This is how my brother loved to live his life.
This is how he died:
Dave loved surfing, and having fun, and enjoying life. He used to make me laugh a lot, he used to make a lot of people laugh. The story of his death is sad. It can be seen from the documents below that police simply accepted the word of a woman who used to go out with him until 3 or 4 months before he died, who told them he had overdosed on drugs and committed suicide.
After I obtained the file on his death from the police I noticed a couple of things. Firstly, despite the initial pages of the file listing the subject as "Suicide", it soon changed to "Suspicious death" and later "Unexplained death", and the insistence of Dave's ex-girlfriend Tessa Knowles that it was a drug overdose, the post mortem report showed there were no drugs in his body apart from the proper dose of a prescription medicine he was on at the time, and he certainly didn't overdose on anything.
The documents (and other evidence, which will be put up soon) show there were no drugs present in his body, and no evidence whatsoever of drug overdose OR suicide. This woman tells police that he was a hard drug user, but he wasn't. She was. She told them he was likely to have HIV, etc which he didn't, in an apparent attempt to discourage them from examining the body too much.
Click on the images below to enlarge them, the final document is the police report documenting how the pathologist tells the police "I am not prepared to say that this man died of unascertainable natural causes because he didn't." And the notes of the ambulance officers who said "We thought this death was a bit odd because the girlfriend was so cool, calm, and collected while we were there but went into being hysterical when the police arrived." Before going on to suggest the possible scenario that had occured to them at the time.
This theory was supported by the fact that I noticed as soon as I read the post mortem report that there was a needle mark on each inner elbow. Ambulance officers confirmed that they had only put a needle into one arm, which left the second needle mark unexplained.
After further communication with the pathologist he responded "I am still a bit uneasy about this one - it's possible he may have been injected with a biological substance such as insulin, which would not show up in the ESR tests. I would suggest that someone has another chat to the girlfriend to see if she changes her story."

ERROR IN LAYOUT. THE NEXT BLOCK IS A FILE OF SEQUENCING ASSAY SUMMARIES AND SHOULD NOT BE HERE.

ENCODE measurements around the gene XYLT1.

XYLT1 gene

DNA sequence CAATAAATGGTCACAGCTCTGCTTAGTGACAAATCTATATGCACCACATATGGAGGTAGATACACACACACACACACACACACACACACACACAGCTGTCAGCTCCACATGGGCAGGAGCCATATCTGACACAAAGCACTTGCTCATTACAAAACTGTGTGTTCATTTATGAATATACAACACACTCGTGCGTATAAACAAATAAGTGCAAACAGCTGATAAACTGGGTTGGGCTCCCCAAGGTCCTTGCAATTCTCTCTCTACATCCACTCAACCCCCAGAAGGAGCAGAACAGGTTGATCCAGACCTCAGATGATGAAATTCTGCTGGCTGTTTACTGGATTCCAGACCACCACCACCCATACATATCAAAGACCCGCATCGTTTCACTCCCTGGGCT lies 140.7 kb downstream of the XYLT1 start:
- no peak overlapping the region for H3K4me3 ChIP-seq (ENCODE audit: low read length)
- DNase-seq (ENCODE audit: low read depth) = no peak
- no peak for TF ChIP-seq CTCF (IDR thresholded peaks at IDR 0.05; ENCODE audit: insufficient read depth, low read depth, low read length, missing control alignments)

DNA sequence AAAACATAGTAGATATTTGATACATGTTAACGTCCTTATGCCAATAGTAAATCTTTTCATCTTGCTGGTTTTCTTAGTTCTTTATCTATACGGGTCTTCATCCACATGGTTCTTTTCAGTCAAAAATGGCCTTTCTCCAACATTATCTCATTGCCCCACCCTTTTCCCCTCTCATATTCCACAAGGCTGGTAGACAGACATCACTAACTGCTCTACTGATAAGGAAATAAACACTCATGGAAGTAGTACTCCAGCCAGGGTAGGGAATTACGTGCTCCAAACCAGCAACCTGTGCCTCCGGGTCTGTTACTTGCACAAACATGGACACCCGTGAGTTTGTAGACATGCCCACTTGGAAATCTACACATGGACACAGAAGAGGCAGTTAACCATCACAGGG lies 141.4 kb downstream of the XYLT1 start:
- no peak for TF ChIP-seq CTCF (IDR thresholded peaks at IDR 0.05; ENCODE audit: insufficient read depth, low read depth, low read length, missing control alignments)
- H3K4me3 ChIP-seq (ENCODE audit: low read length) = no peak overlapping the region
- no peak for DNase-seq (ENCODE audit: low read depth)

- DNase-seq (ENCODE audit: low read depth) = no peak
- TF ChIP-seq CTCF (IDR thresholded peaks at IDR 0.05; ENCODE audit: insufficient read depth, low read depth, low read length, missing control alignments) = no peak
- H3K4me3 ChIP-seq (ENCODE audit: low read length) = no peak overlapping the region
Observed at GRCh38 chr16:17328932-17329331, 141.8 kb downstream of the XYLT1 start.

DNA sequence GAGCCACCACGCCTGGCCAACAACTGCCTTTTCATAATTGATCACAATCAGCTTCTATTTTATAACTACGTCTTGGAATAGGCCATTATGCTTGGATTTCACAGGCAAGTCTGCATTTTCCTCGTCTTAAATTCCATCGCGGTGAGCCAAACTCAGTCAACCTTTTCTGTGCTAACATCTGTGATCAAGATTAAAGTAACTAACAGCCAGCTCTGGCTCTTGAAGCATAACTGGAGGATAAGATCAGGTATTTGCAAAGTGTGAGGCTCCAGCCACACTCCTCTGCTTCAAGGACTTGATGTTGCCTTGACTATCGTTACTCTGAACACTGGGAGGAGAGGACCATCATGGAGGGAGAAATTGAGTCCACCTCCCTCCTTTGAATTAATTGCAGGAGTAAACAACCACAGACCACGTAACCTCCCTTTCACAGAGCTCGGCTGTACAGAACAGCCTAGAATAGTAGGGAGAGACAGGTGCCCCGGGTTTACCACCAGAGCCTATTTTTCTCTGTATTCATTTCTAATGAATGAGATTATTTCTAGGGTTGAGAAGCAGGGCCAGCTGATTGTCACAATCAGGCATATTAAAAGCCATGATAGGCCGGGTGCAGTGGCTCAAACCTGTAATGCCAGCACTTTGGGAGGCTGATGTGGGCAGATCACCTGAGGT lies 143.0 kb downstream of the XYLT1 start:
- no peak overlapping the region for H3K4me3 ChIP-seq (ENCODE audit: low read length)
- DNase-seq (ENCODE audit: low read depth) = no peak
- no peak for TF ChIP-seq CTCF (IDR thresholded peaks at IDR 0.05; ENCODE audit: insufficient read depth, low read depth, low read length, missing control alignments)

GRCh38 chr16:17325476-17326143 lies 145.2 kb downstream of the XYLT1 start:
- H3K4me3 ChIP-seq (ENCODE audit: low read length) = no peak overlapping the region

There's more too. There's all five or six of her statements. Then there's the letter from the Solicitor General, who has the power to order an inquest take place. I wrote to the Solicitor General, after going through all the proper channels, and in due course I received a letter back, a long letter, acknowledging each and every one of the matters I'd raised, but finally explained that it wasn't going to be possible to firmly establish what or who caused his death, and why not. The writer was right, too much time had gone by and too much evidence was gone. At least I could let it go, knowing I'd done all I could, and at least established that Dave didn't die of a drug overdose or suicide, there's no evidence of either. The police file states it was a "Suspicious Death". And so it was.
How often does this happen? Detective Tomlinson tried to find out what happened, he reinterviewed the ex girlfriend and the flatmate several times, but by the time he realised it wasn't as he'd been led to believe, it was too late. The statements of their interviews are concerning to say the least. My brother didn't commit suicide, he didn't die of a drug overdose, unless he was deliberately injected with something like insulin, or someone was involved in interfering with evidence because none was found at the scene. How often does this happen?